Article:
Ilha do Mel, Paraná, Brazil

The Sweetened Paraná of ​​Ilha do Mel

On the way II
On my way
Happy Surfer
Longer Board
Life guards
Farol Beach
Surf Portal
Bottle Cleaner II
Tide Lines
“I Love You Vanessa”
Orelhão talk
Tour in the Fortress
Twilight Fishing
Twilight Fishing II
bottle cleaner
Fortress Nossa Senhora dos Prazeres
The Lighthouse Hill
sneak peek
Amphibious Bike Surfing
Ensenadas Fleet
Located at the entrance to the vast Bay of Paranaguá, Ilha do Mel is praised for its nature reserve and for the best beaches in the Brazilian state of Paraná. In one of them, a fortress built by D. José I resists time and tides.

Paraná is Paraná, southern Brazil, without being the last state.

Subtropical and exposed to frequent ascents and invasions of cold fronts from the South Atlantic. These cold fronts and their rains had already made us wait in Foz de Iguaçu.

In the last days of summer in the southern hemisphere, when we decided to visit Ilha do Mel, which doesn't even have a dry season worthy of the name, the weather in Paraná punishes us again.

When we embarked, in Pontal do Sul, about six-thirty in the afternoon, it was already raining. During the entire navigation, the crash only intensified.

There are no streets or roads on Ilha do Mel, just forest, sand and narrow trails.

Ilha do Mel and its Abundant Rain

The increase in rainfall made life difficult for the boy with the wheelbarrow who, Clemente, our guide for a few days, was in charge of transporting the luggage, up the beach, to the inn that would welcome us, Zorro.

We settled in three times. Clemente tells us how pleased he is to return to one of his favorite places in Paraná. As if it were necessary to prove it, he challenges us to take a dip. It was getting dark, but we couldn't refuse.

In a flash, we were back in the rain. We ran along trails that Clemente knew inside out and that looked more like streams.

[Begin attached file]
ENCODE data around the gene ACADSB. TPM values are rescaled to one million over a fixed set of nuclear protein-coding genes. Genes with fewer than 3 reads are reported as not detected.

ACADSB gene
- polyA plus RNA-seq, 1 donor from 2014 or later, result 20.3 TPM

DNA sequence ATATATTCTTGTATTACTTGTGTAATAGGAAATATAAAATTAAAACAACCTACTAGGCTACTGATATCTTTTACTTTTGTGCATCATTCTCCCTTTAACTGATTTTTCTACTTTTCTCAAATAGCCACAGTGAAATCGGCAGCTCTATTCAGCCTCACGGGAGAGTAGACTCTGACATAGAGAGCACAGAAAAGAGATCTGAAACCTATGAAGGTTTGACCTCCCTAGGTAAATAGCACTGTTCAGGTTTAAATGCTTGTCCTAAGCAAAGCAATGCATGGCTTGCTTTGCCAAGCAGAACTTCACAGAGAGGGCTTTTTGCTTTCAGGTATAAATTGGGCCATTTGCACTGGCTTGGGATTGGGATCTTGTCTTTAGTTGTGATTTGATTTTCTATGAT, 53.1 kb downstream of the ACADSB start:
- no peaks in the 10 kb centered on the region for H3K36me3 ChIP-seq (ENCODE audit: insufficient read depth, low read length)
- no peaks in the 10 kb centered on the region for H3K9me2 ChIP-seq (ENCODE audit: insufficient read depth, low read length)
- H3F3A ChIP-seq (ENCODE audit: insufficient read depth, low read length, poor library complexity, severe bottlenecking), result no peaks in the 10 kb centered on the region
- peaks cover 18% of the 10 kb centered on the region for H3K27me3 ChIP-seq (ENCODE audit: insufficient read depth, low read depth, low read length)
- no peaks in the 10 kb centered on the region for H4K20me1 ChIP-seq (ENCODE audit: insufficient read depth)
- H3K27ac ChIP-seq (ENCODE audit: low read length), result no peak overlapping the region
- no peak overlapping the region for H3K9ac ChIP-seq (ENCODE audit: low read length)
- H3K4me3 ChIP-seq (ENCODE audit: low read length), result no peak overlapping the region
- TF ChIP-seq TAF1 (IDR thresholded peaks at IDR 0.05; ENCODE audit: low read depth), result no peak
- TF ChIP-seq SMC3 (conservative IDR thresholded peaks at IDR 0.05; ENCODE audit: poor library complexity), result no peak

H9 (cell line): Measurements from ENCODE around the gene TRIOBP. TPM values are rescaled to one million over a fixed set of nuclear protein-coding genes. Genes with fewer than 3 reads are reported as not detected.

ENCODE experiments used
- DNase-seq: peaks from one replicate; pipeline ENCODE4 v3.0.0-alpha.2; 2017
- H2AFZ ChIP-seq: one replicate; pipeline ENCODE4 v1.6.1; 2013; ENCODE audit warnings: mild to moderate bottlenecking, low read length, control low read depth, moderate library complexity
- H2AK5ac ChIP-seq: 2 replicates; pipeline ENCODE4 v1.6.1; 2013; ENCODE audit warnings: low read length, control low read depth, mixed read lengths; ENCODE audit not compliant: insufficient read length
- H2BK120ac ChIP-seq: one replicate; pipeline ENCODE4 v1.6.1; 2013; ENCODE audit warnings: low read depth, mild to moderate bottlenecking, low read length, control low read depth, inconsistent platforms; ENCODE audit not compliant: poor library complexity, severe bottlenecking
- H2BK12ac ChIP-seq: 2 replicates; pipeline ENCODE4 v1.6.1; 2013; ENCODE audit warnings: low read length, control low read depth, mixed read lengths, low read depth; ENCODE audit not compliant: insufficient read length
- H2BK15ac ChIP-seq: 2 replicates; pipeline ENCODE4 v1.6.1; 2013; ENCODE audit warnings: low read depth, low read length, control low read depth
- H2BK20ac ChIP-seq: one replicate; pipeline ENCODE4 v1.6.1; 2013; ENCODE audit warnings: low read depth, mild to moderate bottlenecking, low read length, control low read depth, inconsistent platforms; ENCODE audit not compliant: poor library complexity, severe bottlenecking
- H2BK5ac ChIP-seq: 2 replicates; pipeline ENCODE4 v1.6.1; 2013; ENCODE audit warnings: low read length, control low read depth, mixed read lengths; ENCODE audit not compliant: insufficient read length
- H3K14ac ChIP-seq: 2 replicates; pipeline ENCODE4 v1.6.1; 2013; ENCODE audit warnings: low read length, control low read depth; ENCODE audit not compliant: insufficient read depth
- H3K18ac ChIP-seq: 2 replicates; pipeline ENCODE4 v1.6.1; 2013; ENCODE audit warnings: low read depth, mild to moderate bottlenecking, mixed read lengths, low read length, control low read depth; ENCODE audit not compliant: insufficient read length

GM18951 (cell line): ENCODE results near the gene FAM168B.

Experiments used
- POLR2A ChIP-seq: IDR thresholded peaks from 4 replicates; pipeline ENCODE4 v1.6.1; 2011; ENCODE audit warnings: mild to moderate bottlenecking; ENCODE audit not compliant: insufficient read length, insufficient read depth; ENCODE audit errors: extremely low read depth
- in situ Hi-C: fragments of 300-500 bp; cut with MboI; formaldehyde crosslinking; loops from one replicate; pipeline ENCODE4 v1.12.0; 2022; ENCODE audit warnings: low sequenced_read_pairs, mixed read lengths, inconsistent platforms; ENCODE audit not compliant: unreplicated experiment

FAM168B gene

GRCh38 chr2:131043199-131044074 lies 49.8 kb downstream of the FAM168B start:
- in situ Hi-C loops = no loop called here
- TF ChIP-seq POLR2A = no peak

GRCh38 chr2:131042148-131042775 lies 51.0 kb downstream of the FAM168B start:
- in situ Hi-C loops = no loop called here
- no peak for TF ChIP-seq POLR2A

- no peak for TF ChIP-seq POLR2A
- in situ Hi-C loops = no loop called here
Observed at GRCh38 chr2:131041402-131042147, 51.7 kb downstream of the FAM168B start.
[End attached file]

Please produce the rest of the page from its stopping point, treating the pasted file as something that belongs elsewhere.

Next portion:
Shortly after, we arrive at the Atlantic side of Ilha do Mel and Praia da Gruta.

Without being able to understand if the sea was reliable, we just threw ourselves on the last moments of the waves and splashed in them.

Again and again, several more, in a strange bathing ritual that was as salty as it was invigorating.

Ilha do Mel, Paraná, Brazil, crabWe return to the inn. We had dinner.

We fell asleep expecting the dawn to bring us the sun.

Nor the dawn. Neither the afternoon nor the night. It rained almost all day.

At six in the afternoon, it stopped raining. The sky remained lead gray. We went to the new day under new weather.

And for another, almost all, once again, rainy.

After the Storm, the Bonanza

The third day, a Sunday, dawned with the sky slowly opening.

Finally, Ilha do Mel gave us an opening that lasted a good part of the afternoon.

As soon as we noticed it, we went out equipped and fired.

With the sun back, the island glowed with life.

At Praia das Encantadas where we were staying, at the foot of a forest-covered slope, the local fleet of fishing and transport boats displayed the various colors

The ones from “Valentin”, those from “Lua Cheia”, those from “Cristalina”, among others.

Hang gliders and paragliders crossed the already blue sky.´

Surfing, Bodyboarding, Hang Gliding and Endless Nature

The beaches facing east, exposed to the Atlantic, once again attract bathers and regular sportsmen, almost all of whom are in shape and determined to keep it.

Bodyboarders rolled around inside tube sketches.

Surfers competed with them for the waves, which at this hour were passable.

A young father, with thick curly hair, entertains a child as he tries to put on what he lacks in a neoprene suit.

On the left side of the torso, just below the heart, displays a “Vanessa I love you” tattooed.

Gradually, we learned how much Ilha do Mel and its residents live due to the sea and marine sports, with an obvious emphasis on surfing.

There are several inns and hostels dedicated to surfers. Portals crowned by old boards identify the beaches with the best waves.

Praia do Farol and all the others in Volta da Ilha do Mel

With the tide going out, the vast sand of Praia do Farol receives successive waves in the process of smoothing.

Sometimes, they are just lines that the side light distorts and duplicates.

This is how we see them from the top of the hill opposite Farol das Conchas, in the middle of a colony of exuberant bottle cleaners.

As low as they turn out to be, they are South Atlantic waves.

There, as in the other coasts facing east, the unpredictability of the sea forces the presence of lifeguards, members of the Fire Department, equipped with large yellow and orange boards, the same color as the uniforms.

From Praia do Farol, we return to the forested interior of the state park, in search of Clemente and other places. Despite the scorching sun, most of the trails that cross it remain undrained.

They force us into delicious new amphibious hikes.